We continue our series here at Reviewing The Brew grading the 2018 seasons for the Milwaukee Brewers players. Next up is reliever Jeremy Jeffress.
The bullpen for the Milwaukee Brewers was the team’s strong suit basically all season long. Jeremy Jeffress played a key role in making that bullpen such an effective group.
Without Jeremy Jeffress taking on the role he did, it’s difficult to envision the Brewers being as good of a team as they were.
Regular Season Grade: A
While all the headlines were on Josh Hader this year, Jeremy Jeffress actually put up better numbers. Hader had a 2.43 ERA in the regular season. Jeffress had an ERA of 1.29.
Jeffress was originally supposed to be a setup man alongside Hader to get the game to closer Corey Knebel. But when Knebel went down with a hamstring injury in early April, Jeffress had to step up in a bigger role.
He shared closing duties with a number of other relievers while Knebel was on the mend and went back into a setup role once Knebel returned. Jeremy was as automatic as it came during the early part of the season, which helped him earn his first career All-Star appearance.
Jeffress finished with an 8-1 record, a 1.29 ERA in 73 appearances covering 76.2 innings, 0.99 WHIP, 89 strikeouts, and 15 saves.
When Knebel struggled during the middle of the year, Jeffress stepped up into the closer’s role and it was a seamless transition for him as he has plenty of experience in that role, being the Crew’s primary closer back in 2016.
The emotion and energy that Jeffress brought to the mound every game was a breath of fresh air for Milwaukee Brewers fans.
Jeffress was as trusted a reliever you could find during the regular season in 2018.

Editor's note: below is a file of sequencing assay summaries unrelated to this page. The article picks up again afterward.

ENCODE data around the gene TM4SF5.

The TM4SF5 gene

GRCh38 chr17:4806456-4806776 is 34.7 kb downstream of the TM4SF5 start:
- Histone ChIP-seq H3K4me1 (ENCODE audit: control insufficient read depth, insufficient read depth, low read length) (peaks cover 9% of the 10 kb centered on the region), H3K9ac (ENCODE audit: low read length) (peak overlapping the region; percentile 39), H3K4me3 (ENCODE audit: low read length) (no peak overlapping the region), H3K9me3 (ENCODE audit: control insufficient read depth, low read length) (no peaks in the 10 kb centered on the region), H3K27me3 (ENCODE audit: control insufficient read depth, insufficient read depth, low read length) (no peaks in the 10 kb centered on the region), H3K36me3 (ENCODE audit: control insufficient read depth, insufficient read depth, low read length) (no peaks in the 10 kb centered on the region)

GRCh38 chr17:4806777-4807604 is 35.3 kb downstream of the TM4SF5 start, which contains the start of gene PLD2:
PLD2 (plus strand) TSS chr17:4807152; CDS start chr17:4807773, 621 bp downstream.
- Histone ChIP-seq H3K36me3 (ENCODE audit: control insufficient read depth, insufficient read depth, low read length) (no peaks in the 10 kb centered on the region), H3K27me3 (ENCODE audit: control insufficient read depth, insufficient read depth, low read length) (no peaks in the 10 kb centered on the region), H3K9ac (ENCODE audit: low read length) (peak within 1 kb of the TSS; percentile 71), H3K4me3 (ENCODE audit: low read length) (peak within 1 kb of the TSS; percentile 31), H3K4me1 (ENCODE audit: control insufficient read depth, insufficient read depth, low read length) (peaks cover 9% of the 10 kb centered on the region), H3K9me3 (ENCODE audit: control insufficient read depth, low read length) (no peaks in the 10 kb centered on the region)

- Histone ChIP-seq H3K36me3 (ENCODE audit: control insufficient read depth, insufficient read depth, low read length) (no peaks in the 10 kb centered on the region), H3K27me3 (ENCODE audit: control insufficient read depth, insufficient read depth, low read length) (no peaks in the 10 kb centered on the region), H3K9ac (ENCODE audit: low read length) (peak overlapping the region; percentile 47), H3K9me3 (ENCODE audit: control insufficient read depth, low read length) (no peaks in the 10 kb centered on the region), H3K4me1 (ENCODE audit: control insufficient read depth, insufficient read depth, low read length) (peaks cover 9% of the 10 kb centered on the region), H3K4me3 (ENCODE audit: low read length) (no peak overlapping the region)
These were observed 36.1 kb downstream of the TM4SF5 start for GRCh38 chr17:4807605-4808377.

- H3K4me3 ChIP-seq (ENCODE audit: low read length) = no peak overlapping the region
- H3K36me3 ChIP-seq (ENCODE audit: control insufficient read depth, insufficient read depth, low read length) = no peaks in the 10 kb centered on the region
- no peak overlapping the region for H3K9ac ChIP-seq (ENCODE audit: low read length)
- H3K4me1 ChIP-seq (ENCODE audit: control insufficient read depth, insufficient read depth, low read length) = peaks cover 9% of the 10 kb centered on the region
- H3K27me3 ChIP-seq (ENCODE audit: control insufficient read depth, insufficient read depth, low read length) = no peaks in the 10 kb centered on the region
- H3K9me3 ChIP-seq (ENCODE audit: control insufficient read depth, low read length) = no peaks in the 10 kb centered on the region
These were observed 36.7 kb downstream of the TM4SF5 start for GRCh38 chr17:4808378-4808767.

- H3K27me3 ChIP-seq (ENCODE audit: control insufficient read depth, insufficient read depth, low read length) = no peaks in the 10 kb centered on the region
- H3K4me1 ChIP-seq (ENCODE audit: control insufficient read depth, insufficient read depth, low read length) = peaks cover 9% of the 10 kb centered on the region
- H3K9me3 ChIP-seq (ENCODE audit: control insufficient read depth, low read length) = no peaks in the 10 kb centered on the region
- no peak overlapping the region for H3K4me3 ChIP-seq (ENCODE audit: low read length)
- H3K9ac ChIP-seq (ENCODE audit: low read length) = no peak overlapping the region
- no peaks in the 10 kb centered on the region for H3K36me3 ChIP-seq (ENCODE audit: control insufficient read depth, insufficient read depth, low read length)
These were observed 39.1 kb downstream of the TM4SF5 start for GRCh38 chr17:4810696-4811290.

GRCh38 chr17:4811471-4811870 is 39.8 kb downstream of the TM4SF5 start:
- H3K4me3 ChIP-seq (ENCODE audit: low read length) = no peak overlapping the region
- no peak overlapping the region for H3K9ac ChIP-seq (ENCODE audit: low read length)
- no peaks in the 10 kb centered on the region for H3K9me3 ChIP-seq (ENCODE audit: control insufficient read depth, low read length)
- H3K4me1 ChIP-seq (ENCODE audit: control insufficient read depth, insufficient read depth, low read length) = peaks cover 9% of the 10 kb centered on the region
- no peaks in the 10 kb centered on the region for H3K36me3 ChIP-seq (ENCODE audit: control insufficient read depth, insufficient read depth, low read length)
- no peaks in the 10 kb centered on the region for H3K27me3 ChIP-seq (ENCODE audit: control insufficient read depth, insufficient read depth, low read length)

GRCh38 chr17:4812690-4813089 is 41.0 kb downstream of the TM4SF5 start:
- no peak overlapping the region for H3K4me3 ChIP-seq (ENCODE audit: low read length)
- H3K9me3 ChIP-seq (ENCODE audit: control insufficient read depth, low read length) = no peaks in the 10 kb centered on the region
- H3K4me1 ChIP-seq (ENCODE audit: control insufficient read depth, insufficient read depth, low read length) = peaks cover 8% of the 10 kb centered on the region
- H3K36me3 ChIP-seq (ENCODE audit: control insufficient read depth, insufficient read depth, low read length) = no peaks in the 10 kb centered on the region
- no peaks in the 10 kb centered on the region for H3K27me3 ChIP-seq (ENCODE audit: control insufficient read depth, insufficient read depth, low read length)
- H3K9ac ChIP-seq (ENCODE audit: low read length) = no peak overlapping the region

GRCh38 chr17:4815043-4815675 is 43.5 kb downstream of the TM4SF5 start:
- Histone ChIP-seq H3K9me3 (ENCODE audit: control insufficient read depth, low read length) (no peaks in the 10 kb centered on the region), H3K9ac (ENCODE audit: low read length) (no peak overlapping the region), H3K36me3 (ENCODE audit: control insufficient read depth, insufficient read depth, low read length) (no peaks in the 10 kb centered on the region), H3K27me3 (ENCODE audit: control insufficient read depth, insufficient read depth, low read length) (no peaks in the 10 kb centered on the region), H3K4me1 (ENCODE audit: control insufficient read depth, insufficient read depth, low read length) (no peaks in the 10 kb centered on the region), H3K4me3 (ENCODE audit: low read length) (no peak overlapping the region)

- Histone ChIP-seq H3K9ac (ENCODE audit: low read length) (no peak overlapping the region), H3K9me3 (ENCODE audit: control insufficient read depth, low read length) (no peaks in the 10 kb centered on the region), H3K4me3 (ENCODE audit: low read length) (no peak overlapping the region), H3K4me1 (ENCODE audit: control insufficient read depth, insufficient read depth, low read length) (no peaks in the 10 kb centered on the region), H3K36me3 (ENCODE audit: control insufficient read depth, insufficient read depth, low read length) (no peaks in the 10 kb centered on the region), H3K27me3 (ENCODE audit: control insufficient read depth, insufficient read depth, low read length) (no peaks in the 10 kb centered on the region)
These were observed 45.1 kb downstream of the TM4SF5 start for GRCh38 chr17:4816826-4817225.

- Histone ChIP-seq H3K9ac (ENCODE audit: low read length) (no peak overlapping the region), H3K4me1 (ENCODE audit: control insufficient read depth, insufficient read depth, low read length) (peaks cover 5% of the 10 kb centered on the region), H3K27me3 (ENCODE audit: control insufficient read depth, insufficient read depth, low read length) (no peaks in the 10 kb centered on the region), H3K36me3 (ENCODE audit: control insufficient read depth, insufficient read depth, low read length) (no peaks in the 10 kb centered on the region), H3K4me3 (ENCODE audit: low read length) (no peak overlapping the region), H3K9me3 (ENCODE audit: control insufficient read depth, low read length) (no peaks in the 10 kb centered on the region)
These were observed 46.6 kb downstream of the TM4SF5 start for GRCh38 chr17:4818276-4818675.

Postseason Grade: D-
The postseason was a completely different story for Jeffress, however. In Game 1 of the NLDS, Jeffress allowed the two runs to score to tie the game in the 9th, forcing the game to go to extra innings, where they won on a Mike Moustakas walk-off single.
In the NLCS, Jeffress seemingly imploded. Appearing in five of the seven games, Jeffress allowed 10 hits and four runs, including a nail in the coffin home run in Game 7.
After pitching to a 1.29 ERA in the regular season, Jeffress finished with a 6.75 ERA in the postseason.
Craig Counsell continued to trust Jeffress to get big outs, and it’s hard to blame him for that, as there were a lot of fluke hits against Jeffress in the playoffs. There were also some long home runs given up by him.
I doubt it was the pressure getting to Jeffress as he pitched in big innings all year long. It’s possible that Jeffress could’ve been tipping his pitches, as that was the case for a number of successful pitchers this postseason. There haven’t been any reports of that, but it is one possibility.
Either way, it was a rough postseason for Jeffress.
Overall Grade: A-
It was still a great year for Jeremy, as he established himself as one of the premier relievers in the game. The postseason was rough but his struggles were not the reason the Milwaukee Brewers didn’t move on to the World Series.
With Jeffress, Hader, and Knebel returning for 2019, the bullpen has a chance to be just as dominant next season.
Whenever Jeffress is in a Milwaukee Brewers uniform, he’s comfortable and at home. His contract option for next season at $3.175 million should be easily picked up.